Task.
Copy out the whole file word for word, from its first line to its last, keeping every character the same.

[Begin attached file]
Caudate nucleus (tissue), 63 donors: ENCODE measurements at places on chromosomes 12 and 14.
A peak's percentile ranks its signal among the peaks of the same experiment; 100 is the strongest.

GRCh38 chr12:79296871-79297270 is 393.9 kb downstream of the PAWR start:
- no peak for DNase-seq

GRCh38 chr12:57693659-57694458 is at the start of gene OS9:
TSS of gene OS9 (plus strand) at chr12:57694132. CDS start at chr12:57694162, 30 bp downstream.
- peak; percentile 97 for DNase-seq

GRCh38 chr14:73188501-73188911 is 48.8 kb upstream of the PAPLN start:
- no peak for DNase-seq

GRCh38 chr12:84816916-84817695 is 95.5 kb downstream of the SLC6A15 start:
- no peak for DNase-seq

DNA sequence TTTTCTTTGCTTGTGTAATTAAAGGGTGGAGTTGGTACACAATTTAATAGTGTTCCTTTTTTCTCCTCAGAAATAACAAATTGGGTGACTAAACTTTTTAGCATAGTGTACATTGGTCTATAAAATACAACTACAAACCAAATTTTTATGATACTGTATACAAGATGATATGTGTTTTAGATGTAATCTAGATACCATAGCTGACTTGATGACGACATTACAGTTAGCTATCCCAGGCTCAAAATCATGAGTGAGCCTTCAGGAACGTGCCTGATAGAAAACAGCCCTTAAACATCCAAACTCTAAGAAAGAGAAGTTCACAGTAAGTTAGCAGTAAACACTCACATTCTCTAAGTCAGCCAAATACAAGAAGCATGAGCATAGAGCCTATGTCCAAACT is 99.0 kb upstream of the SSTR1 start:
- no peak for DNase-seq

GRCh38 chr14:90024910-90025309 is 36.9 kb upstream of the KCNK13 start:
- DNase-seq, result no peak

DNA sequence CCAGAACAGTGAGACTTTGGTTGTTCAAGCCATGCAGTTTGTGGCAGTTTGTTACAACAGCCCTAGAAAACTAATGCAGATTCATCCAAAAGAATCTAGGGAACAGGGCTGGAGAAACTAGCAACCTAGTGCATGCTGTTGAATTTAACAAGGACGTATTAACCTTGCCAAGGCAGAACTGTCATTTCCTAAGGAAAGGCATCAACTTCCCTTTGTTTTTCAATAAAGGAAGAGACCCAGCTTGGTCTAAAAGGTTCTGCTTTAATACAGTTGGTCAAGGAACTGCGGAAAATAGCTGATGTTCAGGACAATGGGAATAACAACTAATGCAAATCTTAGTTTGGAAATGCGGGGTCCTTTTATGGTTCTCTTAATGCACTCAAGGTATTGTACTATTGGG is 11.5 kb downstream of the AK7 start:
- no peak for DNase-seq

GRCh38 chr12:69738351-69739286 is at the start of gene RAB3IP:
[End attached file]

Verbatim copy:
Caudate nucleus (tissue), 63 donors: ENCODE measurements at places on chromosomes 12 and 14.
A peak's percentile ranks its signal among the peaks of the same experiment; 100 is the strongest.

GRCh38 chr12:79296871-79297270 is 393.9 kb downstream of the PAWR start:
- no peak for DNase-seq

GRCh38 chr12:57693659-57694458 is at the start of gene OS9:
TSS of gene OS9 (plus strand) at chr12:57694132. CDS start at chr12:57694162, 30 bp downstream.
- peak; percentile 97 for DNase-seq

GRCh38 chr14:73188501-73188911 is 48.8 kb upstream of the PAPLN start:
- no peak for DNase-seq

GRCh38 chr12:84816916-84817695 is 95.5 kb downstream of the SLC6A15 start:
- no peak for DNase-seq

DNA sequence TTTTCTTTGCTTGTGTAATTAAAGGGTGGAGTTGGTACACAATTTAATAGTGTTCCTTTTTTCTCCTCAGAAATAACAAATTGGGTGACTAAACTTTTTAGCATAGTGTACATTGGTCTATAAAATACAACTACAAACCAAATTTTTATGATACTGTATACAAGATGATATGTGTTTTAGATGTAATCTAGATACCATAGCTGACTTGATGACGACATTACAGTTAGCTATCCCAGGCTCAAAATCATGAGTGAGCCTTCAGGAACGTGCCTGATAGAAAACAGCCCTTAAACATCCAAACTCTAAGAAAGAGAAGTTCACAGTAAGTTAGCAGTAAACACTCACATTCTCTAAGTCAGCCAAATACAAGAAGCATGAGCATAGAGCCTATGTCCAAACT is 99.0 kb upstream of the SSTR1 start:
- no peak for DNase-seq

GRCh38 chr14:90024910-90025309 is 36.9 kb upstream of the KCNK13 start:
- DNase-seq, result no peak

DNA sequence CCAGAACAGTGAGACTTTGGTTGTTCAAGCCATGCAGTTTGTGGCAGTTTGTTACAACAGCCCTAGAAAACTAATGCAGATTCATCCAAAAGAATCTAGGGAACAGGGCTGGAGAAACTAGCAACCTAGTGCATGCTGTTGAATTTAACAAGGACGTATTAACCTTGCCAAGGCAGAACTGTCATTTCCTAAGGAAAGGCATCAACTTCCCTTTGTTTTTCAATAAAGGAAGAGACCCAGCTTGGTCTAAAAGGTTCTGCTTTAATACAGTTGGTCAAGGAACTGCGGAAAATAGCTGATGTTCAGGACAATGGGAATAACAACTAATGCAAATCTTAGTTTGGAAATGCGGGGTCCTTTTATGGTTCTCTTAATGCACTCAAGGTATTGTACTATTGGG is 11.5 kb downstream of the AK7 start:
- no peak for DNase-seq

GRCh38 chr12:69738351-69739286 is at the start of gene RAB3IP: